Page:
BHSU Media

Herbarium serves as timeless vessel for students

Isabel Litzen, Contributing Writer

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A third-year biology major sits, distressed, at her desk cluttered with opened plant identification books, scribbled-in notebooks and multiple laptops. She has been attempting to properly identify her recently collected plant for nearly three hours now, and she can’t decipher if the plant is Agave brateosa, Agave filigera or Agave lechuguilla. She has studied all of her resources and knows each of the plants characteristics like the back of her hand, but her plant could be any of the three.

She is about to give up, but then she remembers that her school has an herbarium. She pays it a visit, easily picks out the three options amidst the array of shelved plant specimens, and compares her plant to each. Within minutes, she is sure that what she has found is Agave filigera, thread agave.

Many people, including a vast amount of the BHSU student population, are unaware that there are nearly 100,000 preserved plant specimens within the very walls of Jonas science. These specimens make up the BHSU herbarium, a resource that has been a part of the school since it was a teaching college back in the late 1880s and early 1890s.

The herbarium contains plant specimens from the U.S. and other countries. However, the most abundant sources are South Dakota and Wyoming. The plant specimen selection ranges from the present day to the oldest known specimen, collected in 1872.

The herbarium can be used for more than plant identification. It can also be used to observe vegetation changes in certain areas over time, to observe genetic changes in plants over time and to continue work on databasing the plants.

The herbarium is currently being curated by university professors and botanists, Justin and Tara Ramsey. However, much work is still done by the retired botanist, Mark Gabel. Gabel took over the herbarium back in the 1980s when he was a professor at BHSU. Since his retirement, he continues to spend 35 to 40 hours a week in the herbarium, organizing and developing it, reducing backlog and writing grant proposals.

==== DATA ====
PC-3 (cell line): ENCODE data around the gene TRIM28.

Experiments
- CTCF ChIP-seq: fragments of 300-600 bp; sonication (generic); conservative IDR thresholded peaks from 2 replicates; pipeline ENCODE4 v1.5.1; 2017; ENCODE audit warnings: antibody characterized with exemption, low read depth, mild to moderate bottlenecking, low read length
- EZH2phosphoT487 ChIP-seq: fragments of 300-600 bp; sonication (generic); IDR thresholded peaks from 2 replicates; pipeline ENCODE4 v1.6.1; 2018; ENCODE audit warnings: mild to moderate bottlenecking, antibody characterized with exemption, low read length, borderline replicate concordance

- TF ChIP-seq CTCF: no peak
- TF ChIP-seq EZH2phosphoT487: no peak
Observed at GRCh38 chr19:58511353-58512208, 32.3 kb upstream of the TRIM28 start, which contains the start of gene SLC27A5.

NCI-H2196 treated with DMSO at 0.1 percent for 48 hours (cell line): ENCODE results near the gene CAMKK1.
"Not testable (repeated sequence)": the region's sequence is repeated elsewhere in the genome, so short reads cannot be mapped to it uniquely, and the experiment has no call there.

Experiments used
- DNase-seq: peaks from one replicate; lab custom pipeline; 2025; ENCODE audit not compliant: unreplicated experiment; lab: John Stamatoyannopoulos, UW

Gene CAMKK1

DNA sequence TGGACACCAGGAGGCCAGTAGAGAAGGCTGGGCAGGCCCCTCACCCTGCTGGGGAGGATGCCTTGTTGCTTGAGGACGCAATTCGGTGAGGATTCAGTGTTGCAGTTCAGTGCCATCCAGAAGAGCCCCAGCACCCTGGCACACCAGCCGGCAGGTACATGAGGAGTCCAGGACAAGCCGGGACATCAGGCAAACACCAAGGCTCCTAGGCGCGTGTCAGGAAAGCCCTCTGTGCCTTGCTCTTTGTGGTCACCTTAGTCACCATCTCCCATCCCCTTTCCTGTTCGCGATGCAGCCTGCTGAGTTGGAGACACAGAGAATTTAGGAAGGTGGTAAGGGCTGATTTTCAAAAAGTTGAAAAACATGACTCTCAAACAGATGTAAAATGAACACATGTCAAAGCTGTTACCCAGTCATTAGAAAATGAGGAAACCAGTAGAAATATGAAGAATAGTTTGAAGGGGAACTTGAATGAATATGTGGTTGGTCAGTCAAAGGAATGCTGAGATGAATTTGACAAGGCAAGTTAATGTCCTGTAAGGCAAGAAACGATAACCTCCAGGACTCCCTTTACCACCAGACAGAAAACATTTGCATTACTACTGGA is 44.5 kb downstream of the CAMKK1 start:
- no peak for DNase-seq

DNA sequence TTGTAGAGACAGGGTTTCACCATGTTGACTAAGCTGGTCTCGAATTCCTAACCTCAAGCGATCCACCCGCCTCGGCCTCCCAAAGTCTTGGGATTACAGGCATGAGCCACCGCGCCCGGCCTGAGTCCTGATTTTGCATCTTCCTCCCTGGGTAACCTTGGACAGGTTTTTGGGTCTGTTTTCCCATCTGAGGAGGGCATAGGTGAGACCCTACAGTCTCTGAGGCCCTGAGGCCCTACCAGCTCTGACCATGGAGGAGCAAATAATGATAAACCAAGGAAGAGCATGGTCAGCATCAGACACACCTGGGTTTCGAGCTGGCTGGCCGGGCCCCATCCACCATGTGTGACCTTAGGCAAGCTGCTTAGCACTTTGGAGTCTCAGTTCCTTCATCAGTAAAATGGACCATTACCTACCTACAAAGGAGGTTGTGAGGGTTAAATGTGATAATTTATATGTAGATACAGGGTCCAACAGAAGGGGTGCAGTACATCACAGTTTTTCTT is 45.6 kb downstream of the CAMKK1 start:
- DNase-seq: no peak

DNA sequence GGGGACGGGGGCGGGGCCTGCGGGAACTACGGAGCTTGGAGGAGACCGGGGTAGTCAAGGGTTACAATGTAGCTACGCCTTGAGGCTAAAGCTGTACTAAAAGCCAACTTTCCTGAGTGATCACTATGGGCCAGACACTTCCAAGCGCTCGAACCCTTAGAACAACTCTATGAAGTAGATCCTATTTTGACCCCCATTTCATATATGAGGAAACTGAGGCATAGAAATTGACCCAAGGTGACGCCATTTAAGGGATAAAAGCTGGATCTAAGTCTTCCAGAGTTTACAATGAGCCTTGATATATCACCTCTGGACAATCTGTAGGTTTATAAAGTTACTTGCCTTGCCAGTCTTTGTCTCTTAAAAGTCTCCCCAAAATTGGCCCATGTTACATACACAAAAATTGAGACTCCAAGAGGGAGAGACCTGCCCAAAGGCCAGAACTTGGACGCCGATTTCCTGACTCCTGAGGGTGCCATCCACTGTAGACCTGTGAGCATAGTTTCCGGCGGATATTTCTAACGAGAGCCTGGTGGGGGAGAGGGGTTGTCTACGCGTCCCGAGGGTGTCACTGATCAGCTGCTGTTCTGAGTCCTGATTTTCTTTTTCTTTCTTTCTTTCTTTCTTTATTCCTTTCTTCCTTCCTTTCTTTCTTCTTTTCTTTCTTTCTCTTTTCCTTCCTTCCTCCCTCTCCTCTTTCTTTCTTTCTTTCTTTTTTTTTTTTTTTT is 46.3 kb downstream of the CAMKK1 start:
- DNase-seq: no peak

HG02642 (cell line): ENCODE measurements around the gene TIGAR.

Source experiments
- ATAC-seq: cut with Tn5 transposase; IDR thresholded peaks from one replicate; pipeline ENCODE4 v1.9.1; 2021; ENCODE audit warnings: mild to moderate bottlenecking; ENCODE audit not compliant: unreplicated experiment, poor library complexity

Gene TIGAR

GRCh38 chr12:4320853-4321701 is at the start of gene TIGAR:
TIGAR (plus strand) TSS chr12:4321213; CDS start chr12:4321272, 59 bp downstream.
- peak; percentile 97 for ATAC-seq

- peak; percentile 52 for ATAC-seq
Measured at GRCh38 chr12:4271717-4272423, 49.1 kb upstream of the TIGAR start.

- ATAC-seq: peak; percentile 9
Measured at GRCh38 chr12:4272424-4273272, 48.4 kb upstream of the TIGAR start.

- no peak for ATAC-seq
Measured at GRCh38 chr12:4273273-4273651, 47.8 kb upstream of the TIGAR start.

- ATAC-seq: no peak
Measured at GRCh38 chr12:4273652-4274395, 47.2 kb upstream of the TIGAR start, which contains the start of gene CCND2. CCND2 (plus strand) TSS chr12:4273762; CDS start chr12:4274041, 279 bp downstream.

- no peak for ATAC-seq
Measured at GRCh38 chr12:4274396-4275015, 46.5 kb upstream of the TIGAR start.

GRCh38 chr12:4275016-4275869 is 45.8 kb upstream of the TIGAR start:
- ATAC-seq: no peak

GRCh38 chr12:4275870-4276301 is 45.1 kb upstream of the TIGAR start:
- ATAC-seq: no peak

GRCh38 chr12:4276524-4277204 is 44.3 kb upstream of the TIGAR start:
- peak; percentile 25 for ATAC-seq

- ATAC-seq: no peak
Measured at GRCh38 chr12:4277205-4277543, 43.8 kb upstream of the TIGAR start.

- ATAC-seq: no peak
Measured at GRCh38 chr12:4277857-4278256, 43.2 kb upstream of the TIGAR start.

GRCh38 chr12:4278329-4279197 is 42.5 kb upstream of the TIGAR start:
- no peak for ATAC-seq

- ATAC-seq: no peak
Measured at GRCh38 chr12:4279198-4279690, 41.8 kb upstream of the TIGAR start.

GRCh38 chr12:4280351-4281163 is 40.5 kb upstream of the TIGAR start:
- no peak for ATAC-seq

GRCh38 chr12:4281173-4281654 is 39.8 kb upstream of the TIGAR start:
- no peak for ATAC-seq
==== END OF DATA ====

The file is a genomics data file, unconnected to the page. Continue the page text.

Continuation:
“[Gabel] is really invested in growing and protecting the herbarium. The reason that it’s as good as it is is because of his efforts,” Ramsey said.

When Gabel first became involved in the herbarium, it only contained about 30,000 different species. Since his time, this number has increased by over 70,000 plants. Ten years ago, Augustana University’s herbarium, and Black Hills State’s herbarium was combined. In 2017, South Dakota State University’s herbarium, as well as the University of South Dakota’s herbarium, were combined with BHSU’s as well, making it the largest herbarium in the state with over 100,000 species being housed.

“That’s really what made us jump up to 100,000. They probably had about 30,000 [species] at USD and I believe 6,000 at Dakota State,” Gabel said.

Grant contributions have gone toward hiring student workers to continue expanding the database. These employees work to record the information found on the labels of the plants in the herbarium, image these plants and provide each with barcodes so that their page on the database can be easily accessed.

From those labels, they take the information and type it into the computer. They are putting a barcode on it so the bar code can be linked to the database,” Ramsey said.

The database can be found by simply going to www.bhsu.edu, searching “herbarium,” clicking on “database,” than “search the database.” Once these steps are followed, the viewer will be provided with easy access to over 200,000 plant records from 26 different herbaria around America.

Historically, the herbarium has served as valued resource and will continue to do so for many years.

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Herbarium serves as timeless vessel for students